What constitutes a meaningful choice for one person may not be meaningful to another. When I presented with Raphaela O’Day at SXSW a few weeks ago, we talked a lot about packaging decisions in a way that made sense to the person making them. This is where competence and autonomy intersect; a choice can’t be meaningful if a person doesn’t have the knowledge or expertise to make it well.
One example is buying a car; unless someone is an auto enthusiast, bundling features makes the decision much easier than having a buyer choose each one individually. Raphaela also gave the example of a physician trying to involve patients in care and asking for their preferences on the minutia of surgery, such as what direction an incision should be made. Not only are most patients incapable of meaningfully contributing to that decision, it’s likely terrifying to them to be asked as it suggests the physician’s expertise is not being applied.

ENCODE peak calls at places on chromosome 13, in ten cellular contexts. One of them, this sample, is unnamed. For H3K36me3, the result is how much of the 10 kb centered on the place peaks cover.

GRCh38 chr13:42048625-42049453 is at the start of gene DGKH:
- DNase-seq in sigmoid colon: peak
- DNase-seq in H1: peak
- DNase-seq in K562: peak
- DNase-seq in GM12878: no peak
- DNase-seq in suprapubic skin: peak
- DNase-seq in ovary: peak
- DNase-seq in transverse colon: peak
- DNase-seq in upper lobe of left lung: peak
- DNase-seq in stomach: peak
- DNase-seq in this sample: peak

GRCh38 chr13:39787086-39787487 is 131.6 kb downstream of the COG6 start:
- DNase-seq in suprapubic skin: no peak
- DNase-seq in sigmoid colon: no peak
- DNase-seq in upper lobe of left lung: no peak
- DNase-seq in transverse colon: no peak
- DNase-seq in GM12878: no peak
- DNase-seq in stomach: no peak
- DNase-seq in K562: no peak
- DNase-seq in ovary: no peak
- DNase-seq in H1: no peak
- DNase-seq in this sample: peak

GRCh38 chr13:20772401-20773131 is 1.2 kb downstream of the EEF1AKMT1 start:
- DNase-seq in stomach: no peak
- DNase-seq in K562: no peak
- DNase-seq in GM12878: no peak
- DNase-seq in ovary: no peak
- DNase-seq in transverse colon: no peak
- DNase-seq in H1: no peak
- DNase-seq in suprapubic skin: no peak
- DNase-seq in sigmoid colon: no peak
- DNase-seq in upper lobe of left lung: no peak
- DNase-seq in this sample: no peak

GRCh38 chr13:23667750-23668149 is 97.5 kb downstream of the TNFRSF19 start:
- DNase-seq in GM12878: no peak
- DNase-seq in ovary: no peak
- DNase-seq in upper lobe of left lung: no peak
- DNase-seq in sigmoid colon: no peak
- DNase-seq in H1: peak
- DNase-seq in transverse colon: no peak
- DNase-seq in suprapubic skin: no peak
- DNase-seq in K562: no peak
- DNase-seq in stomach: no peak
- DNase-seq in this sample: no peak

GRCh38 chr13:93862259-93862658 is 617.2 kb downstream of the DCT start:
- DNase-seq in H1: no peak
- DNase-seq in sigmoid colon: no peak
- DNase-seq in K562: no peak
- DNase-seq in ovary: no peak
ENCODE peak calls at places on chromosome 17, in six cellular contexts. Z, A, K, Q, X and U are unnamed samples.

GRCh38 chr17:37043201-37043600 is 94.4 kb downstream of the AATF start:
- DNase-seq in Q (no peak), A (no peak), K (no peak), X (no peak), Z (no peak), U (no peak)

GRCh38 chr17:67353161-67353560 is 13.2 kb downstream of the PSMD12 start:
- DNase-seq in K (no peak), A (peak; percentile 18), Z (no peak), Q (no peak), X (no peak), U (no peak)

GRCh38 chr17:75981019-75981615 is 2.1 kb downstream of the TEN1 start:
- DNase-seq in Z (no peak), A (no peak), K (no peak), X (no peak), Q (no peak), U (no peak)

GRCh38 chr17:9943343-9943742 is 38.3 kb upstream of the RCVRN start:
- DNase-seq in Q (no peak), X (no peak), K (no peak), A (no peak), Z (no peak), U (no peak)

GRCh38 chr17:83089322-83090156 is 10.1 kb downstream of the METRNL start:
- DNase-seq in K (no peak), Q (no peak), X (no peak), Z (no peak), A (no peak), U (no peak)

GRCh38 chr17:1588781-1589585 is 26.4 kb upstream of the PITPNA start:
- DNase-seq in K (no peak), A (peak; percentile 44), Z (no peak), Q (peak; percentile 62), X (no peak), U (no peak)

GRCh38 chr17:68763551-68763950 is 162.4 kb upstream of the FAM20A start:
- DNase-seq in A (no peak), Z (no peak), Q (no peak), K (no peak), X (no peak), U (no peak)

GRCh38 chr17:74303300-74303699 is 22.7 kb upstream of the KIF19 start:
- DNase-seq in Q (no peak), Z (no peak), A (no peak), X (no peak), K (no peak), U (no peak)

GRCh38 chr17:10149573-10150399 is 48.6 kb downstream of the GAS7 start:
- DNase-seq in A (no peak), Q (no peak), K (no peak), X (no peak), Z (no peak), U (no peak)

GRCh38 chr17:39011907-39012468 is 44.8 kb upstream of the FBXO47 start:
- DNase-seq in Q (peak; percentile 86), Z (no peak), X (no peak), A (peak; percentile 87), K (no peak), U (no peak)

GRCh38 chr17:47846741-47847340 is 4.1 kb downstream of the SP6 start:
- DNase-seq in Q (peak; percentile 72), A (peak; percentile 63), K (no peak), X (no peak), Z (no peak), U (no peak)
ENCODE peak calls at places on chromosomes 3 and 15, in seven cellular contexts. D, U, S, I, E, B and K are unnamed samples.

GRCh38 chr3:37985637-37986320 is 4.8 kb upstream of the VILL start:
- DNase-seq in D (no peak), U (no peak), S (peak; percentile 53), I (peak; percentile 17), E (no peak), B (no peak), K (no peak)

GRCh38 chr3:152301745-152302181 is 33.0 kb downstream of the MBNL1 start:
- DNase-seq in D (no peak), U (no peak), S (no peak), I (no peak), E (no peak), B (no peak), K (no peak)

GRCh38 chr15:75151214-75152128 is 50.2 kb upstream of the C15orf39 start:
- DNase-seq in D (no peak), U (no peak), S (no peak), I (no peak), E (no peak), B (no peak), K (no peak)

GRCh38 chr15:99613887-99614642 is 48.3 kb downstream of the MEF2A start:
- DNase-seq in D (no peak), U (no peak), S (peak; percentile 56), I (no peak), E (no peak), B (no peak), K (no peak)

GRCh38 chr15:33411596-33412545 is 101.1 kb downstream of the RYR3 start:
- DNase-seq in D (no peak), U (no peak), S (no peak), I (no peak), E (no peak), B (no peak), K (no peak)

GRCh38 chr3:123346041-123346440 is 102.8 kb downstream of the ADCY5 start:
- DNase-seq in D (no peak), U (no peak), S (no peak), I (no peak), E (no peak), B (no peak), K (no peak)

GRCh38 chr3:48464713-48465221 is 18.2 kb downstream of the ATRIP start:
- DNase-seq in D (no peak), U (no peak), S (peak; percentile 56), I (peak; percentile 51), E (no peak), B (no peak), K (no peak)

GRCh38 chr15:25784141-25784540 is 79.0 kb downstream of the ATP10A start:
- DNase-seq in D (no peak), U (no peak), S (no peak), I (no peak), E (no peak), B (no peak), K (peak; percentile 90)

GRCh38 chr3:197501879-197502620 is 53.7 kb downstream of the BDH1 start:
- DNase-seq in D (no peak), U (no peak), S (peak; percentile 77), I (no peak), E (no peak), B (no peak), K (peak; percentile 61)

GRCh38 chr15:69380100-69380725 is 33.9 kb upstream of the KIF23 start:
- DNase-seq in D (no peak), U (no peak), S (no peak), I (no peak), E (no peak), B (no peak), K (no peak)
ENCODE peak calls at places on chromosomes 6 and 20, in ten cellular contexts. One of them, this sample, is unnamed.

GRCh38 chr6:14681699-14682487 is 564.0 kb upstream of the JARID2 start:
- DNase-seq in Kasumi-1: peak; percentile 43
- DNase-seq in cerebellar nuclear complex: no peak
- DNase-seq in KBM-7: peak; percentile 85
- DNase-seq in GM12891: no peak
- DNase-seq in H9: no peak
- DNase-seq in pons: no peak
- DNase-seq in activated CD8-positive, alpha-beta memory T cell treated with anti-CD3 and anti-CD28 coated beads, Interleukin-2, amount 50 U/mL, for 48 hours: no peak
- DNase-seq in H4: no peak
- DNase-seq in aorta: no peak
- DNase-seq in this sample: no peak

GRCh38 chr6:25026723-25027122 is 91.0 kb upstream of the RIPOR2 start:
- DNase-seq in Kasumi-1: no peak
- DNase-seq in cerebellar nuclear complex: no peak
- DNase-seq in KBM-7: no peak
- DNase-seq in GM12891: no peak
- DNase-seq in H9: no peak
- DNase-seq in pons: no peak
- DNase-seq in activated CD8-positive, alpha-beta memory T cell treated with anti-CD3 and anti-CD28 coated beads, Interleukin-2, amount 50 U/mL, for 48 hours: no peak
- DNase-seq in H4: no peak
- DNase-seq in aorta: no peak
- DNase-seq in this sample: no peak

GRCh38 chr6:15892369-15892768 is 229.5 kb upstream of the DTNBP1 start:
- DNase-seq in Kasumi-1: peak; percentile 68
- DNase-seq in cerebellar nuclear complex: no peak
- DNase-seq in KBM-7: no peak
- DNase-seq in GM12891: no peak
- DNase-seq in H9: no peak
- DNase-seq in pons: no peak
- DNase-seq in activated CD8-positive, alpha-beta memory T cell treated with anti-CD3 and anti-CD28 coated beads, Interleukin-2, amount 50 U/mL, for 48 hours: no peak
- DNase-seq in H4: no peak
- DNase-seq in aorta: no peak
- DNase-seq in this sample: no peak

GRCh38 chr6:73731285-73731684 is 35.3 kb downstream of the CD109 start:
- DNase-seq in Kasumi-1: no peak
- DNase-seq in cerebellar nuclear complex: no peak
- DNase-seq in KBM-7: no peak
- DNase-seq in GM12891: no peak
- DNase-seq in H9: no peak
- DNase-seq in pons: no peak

Not only is it important to understand a person’s level of knowledge when determining their choices, it’s also critical to keep the number of choices reasonable. The “paradox of choice” research shows that too many choices can be overwhelming and less likely to lead to action than a smaller number of options. If we’re trying to influence people’s behavior, it benefits everyone to offer a carefully curated and limited group of choices for users.
So as we design interventions for people, we need to pay attention to the level at which they are able to make meaningful decisions based on their knowledge and skills. Chunking decisions at a more granular level can become tedious and overwhelming, and may lead to inaction. Offering choice points that are too macro, on the other hand, may undermine the sense of autonomy we’re trying to foster.